Five Indicators of Financial Health for Higher Eds
Successful business officers should maintain a detailed and holistic view of their university’s academic and financial operations. It’s easy to lose sight of the larger picture while focusing on details, which can lead to disaster. Those with fiduciary responsibility for an institution look to business officers for perspective and insights. Tracking the following five indicators is critical for a university’s financial health. Each item is important.
1. Composite Financial Index (CFI) of Three or Higher
A CFI that’s either trending upward or with a three-year average above three is a sign of health. The index consists of four ratios: primary reserve, viability, net income, and return on net assets. Each ratio is multiplied by a strength factor and a weighted factor to obtain an overall score.
A particularly important ratio within the CFI is the net income ratio, which measures whether an institution is “living within its available resources.” Institutions with a net income ratio trending at 3 to 4 percent are in a strong financial position.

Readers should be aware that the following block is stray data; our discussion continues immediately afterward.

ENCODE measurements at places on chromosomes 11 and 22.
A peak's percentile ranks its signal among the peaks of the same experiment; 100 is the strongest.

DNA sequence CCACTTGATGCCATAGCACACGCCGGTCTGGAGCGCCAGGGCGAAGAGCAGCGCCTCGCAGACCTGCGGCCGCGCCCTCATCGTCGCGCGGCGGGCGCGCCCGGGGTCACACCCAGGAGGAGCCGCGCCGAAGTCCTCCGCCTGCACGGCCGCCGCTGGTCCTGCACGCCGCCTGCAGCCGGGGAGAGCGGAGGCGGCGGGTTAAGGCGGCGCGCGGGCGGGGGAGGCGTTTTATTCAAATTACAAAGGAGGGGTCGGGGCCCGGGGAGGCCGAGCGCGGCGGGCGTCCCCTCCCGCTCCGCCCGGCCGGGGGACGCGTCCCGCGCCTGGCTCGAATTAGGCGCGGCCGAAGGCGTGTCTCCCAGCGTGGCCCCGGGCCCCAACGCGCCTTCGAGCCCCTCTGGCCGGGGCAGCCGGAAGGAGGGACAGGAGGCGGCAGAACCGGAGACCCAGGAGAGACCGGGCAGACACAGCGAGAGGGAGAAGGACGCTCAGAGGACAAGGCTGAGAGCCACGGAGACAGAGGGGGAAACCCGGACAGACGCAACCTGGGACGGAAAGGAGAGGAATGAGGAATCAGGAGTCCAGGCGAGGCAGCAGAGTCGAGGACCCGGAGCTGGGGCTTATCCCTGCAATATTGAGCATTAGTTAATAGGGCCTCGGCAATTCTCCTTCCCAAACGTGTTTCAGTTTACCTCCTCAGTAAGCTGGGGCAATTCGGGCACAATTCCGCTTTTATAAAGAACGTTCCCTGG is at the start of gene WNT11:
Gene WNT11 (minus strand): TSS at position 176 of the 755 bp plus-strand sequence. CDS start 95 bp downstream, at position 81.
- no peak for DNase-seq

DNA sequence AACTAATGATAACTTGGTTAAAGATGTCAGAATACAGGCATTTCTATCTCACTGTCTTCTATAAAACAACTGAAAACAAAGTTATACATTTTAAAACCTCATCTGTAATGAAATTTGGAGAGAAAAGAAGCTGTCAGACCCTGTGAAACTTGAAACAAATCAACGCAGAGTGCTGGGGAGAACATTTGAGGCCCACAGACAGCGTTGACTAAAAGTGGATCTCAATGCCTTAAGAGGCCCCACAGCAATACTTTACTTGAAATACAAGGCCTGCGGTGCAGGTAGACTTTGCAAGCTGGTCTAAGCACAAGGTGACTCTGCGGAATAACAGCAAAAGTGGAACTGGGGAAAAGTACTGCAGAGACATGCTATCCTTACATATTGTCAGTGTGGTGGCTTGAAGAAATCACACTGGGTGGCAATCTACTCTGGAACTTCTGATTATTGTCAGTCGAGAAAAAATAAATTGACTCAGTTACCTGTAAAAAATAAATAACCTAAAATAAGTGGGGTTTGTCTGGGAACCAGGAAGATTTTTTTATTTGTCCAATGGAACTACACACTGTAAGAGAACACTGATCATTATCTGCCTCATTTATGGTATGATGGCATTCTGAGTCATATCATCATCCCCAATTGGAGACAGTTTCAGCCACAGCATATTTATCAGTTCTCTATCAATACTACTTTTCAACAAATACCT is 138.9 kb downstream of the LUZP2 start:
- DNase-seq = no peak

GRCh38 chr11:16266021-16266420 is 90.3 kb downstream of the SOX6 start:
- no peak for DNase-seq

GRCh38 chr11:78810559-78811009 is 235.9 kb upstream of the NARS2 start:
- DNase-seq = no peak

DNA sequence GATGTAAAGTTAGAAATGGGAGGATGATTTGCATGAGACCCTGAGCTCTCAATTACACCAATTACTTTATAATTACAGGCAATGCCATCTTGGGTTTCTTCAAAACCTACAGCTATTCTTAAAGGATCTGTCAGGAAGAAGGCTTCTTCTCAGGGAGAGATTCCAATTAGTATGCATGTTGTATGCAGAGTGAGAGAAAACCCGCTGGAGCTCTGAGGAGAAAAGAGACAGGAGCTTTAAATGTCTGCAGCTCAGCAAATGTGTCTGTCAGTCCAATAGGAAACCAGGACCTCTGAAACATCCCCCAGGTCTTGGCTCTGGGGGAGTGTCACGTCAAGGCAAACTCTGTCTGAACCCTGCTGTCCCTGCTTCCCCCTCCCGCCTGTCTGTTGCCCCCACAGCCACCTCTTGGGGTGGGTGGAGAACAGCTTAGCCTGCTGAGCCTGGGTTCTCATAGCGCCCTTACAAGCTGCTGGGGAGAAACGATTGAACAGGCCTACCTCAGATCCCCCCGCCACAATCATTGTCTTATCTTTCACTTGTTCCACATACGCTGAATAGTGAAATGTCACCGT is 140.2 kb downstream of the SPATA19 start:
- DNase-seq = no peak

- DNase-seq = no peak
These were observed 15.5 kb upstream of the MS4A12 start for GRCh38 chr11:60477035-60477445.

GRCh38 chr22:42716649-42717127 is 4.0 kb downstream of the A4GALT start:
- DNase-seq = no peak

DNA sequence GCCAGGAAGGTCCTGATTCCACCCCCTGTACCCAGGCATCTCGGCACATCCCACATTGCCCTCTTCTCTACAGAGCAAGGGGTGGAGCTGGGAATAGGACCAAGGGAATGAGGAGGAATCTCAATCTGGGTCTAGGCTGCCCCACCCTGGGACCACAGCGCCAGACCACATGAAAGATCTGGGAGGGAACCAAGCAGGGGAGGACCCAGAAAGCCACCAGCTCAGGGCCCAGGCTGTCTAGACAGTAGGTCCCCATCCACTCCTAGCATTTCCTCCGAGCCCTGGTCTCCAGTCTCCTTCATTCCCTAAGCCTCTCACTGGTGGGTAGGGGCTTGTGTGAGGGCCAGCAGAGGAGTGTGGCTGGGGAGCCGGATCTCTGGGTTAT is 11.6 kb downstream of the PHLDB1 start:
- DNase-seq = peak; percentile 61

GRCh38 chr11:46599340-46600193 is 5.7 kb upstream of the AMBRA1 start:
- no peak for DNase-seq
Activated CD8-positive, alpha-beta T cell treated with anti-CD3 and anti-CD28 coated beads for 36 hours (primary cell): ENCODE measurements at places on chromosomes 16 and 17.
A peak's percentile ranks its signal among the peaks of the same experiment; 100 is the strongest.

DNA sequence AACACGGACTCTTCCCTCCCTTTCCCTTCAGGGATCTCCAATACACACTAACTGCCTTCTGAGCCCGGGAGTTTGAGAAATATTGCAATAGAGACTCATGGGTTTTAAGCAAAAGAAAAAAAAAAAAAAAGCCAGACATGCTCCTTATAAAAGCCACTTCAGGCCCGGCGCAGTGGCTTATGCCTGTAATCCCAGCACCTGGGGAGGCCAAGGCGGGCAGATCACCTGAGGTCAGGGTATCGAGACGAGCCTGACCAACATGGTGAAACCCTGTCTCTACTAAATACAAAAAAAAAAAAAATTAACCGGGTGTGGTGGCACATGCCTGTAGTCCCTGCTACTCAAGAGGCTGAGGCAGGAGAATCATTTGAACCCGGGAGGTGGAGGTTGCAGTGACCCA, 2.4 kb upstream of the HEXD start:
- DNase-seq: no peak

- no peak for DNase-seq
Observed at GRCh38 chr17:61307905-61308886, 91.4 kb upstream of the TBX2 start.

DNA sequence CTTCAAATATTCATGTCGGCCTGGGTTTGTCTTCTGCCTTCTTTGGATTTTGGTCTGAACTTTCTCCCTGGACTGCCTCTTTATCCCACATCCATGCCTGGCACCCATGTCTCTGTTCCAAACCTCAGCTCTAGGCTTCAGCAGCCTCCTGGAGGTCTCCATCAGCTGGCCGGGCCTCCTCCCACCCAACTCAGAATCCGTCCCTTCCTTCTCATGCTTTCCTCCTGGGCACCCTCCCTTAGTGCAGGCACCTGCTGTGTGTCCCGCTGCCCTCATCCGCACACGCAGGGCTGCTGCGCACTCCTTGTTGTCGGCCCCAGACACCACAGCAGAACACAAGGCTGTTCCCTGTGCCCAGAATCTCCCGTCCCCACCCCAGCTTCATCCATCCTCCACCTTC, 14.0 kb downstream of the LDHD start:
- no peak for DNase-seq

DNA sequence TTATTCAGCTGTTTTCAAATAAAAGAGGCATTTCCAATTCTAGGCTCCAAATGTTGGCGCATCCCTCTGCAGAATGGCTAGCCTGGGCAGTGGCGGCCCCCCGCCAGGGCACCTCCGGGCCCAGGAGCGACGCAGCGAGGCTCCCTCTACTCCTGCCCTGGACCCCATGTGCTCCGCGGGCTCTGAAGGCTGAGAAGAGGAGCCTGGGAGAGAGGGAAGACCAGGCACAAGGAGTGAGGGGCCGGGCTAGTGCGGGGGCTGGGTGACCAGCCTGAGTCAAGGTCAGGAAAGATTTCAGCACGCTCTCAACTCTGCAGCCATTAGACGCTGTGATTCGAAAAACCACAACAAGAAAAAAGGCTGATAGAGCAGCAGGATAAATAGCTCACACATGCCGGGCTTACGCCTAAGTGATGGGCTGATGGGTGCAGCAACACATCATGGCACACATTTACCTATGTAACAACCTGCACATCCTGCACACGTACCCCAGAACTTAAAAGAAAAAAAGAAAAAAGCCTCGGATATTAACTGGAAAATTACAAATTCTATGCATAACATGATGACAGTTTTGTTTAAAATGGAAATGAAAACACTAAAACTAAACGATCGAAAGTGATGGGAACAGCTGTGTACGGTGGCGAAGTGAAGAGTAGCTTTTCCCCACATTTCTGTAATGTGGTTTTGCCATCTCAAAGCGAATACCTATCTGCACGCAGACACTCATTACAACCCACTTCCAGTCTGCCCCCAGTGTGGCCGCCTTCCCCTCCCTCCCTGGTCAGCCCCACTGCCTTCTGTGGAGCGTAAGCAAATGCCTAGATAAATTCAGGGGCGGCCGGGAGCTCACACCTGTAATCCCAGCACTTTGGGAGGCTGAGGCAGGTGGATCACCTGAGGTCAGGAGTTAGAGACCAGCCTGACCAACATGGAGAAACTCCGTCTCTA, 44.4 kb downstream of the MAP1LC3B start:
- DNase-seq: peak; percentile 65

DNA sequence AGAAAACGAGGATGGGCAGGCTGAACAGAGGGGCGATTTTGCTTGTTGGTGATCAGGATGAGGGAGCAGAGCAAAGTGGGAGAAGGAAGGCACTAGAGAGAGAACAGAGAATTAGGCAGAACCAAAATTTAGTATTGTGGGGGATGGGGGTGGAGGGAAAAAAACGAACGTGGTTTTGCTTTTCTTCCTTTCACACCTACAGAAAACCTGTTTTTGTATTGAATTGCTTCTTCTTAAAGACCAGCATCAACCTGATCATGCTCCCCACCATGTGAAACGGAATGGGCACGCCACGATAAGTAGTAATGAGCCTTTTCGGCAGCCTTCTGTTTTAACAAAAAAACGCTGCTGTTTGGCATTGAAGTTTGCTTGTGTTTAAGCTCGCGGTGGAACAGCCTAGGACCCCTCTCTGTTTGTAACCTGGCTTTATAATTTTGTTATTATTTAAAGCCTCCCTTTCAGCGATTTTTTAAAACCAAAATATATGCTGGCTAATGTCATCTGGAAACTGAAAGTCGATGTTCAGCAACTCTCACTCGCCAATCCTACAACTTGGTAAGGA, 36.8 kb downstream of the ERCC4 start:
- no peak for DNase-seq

2. New Student Enrollment Stable
Recent demographic shifts created enrollment stress for many institutions across the country. Watch for new student enrollment trends. If this indicator is decreasing 10 percent year-over-year, the university may not be replacing graduating seniors with normal attrition. The institution should consider its value propositions and the relevance of its academic programs to meet student and employer demand.
3. Salary & Benefits Less than 90 Percent Net Tuition
Many institutions have too many faculty and staff in relation to student enrollment. The institution is struggling financially if its overall salary and benefits exceed 90 percent of net tuition.
4. Net Tuition Is Flat or Growing
Flat or growing net tuition per full-time equivalent student is a positive indication for financial health. Even if enrollment is stable or rising, flat tuition rates and stable discount rates mean the university is not “purchasing” enrollment through net tuition. If the institution maintains enrollment while decreasing net tuition, it must find a way to address its operating costs.
5. Student-to-Faculty Ratio Above 13:1
A low student-to-faculty ratio can cripple an institution’s financial future. Despite the appeal to be academically elite, a 13-to-1 ratio indicates an unsustainable financial model. By analyzing the enrollment at the course/section level, an institution may learn it’s offering too many courses for its overall enrollment.